Reality Intrudes in the Social Security Debate June 12, 2007Posted by Jim Satterfield in Business & Society, Economics, Government, Politics, The Bush Administration.
Given that I was born well after the end of World War II I remember being surprised that I was considered part of the Baby Boom generation. It was the massive number of people in my generation retiring starting at the age of 62 that would break the Social Security system as well as Medicare and quite possibly Medicaid as well. Frankly, I was puzzled. I knew that I’d also read about how low the savings rate for many boomers was. How could these two be reconciled? If boomers weren’t saving enough for retirement and additionally had a nice share of workaholics in their number how could huge numbers of them be retiring early enough to make for such a disaster? Of course the numbers that are used to make it seem that a complete catastrophe is looming are highly questionable in any case but an article making the rounds today seems to bolster my beliefs.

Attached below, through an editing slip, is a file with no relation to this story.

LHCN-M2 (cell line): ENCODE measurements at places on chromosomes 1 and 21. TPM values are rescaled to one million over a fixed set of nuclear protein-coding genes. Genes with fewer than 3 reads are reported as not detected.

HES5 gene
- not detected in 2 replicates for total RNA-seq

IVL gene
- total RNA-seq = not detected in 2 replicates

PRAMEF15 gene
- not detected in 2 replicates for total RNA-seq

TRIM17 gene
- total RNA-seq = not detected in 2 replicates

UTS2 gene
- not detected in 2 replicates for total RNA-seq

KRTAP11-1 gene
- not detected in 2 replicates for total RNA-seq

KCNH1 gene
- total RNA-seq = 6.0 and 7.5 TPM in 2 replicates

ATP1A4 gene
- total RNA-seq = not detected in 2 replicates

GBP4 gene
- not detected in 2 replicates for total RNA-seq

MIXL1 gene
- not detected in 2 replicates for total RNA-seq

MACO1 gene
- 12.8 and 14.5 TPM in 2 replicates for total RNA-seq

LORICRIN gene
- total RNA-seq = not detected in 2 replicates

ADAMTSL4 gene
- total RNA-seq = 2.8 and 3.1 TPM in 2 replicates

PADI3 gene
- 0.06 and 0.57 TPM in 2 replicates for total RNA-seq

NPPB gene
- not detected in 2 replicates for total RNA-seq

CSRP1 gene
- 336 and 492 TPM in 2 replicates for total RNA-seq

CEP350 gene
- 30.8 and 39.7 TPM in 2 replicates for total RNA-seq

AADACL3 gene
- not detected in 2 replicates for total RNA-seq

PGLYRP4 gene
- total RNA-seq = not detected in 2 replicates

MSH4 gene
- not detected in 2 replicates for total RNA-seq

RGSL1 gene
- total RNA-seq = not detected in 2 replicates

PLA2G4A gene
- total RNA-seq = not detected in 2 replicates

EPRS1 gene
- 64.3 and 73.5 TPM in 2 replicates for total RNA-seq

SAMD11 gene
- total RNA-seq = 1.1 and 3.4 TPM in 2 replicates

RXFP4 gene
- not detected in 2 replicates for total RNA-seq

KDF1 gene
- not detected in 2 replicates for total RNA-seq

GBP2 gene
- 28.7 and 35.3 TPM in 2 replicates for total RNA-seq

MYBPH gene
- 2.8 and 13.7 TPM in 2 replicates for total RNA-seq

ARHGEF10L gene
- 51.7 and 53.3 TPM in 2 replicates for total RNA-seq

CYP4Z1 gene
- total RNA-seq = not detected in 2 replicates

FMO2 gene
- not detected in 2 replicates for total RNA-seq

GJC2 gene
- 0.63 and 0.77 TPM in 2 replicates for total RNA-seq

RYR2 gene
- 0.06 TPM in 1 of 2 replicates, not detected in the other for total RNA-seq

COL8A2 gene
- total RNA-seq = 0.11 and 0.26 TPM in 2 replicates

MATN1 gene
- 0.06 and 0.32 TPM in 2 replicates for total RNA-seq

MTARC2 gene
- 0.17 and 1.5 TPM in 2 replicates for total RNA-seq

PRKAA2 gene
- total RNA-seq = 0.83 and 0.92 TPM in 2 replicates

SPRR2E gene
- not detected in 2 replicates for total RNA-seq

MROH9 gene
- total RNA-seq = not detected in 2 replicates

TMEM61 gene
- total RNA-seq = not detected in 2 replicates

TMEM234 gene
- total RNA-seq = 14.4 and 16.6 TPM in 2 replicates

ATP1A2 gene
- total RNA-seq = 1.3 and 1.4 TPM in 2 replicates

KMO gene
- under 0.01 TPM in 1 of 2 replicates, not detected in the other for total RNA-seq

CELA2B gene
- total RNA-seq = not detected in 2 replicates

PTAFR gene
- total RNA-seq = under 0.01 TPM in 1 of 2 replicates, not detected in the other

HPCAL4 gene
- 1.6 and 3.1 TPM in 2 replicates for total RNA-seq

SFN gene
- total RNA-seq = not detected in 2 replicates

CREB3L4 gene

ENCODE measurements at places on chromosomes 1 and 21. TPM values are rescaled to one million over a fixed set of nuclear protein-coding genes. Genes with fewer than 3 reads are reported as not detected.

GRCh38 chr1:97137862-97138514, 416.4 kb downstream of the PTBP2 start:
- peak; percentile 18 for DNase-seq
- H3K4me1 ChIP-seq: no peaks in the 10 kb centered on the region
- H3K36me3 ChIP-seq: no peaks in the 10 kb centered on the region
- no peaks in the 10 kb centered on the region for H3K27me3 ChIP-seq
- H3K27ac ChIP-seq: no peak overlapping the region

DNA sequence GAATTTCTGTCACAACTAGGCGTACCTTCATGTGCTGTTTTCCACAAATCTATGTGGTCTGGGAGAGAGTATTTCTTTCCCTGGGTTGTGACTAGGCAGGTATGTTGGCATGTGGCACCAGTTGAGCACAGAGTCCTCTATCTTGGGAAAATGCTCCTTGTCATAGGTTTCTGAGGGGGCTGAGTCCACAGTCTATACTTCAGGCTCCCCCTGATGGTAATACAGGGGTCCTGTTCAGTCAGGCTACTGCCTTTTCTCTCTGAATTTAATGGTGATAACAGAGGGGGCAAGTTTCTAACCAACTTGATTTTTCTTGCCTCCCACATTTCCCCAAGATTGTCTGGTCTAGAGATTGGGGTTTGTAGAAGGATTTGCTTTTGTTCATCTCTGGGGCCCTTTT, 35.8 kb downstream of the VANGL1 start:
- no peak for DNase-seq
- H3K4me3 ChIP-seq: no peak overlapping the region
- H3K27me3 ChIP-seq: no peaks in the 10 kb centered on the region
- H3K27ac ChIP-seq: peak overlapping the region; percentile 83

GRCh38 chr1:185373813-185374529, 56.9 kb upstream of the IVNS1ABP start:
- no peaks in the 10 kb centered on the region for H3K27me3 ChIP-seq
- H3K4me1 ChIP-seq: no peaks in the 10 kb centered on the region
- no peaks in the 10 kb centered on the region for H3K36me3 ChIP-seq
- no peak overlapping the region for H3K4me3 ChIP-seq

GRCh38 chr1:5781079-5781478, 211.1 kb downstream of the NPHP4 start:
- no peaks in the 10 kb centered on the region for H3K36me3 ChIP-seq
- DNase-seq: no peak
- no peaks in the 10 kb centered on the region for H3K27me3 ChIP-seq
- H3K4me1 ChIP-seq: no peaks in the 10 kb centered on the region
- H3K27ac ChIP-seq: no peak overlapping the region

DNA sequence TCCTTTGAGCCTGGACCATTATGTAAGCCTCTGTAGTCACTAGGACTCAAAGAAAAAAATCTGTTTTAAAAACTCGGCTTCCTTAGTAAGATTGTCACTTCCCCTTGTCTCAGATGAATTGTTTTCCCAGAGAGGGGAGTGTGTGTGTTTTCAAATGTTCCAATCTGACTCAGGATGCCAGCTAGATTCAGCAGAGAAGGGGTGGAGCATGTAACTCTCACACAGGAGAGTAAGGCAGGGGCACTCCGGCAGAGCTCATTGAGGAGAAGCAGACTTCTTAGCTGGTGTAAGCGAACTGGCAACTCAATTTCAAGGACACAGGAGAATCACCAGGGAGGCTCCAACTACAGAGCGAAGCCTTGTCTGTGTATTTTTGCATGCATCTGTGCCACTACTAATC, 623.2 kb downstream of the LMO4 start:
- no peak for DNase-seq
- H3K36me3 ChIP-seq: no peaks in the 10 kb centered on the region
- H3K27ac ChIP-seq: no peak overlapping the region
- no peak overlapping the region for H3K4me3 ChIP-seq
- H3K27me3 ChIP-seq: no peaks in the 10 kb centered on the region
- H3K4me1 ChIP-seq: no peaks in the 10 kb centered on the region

People are living longer. In many cases they are healthier longer. If they like their work why should they quit, goes their reasoning. Many would rather ease their way into retirement. Some who are in a position to do so simply change their career, going into a field they always were interested in or one that is less demanding. They don’t have children or other close family that can afford to help them. In other words, things just aren’t the same in the 21st Century as they used to be. The social and cultural environment has changed and made assumptions based purely on historical trends incorrect. It’s the 21st century after all.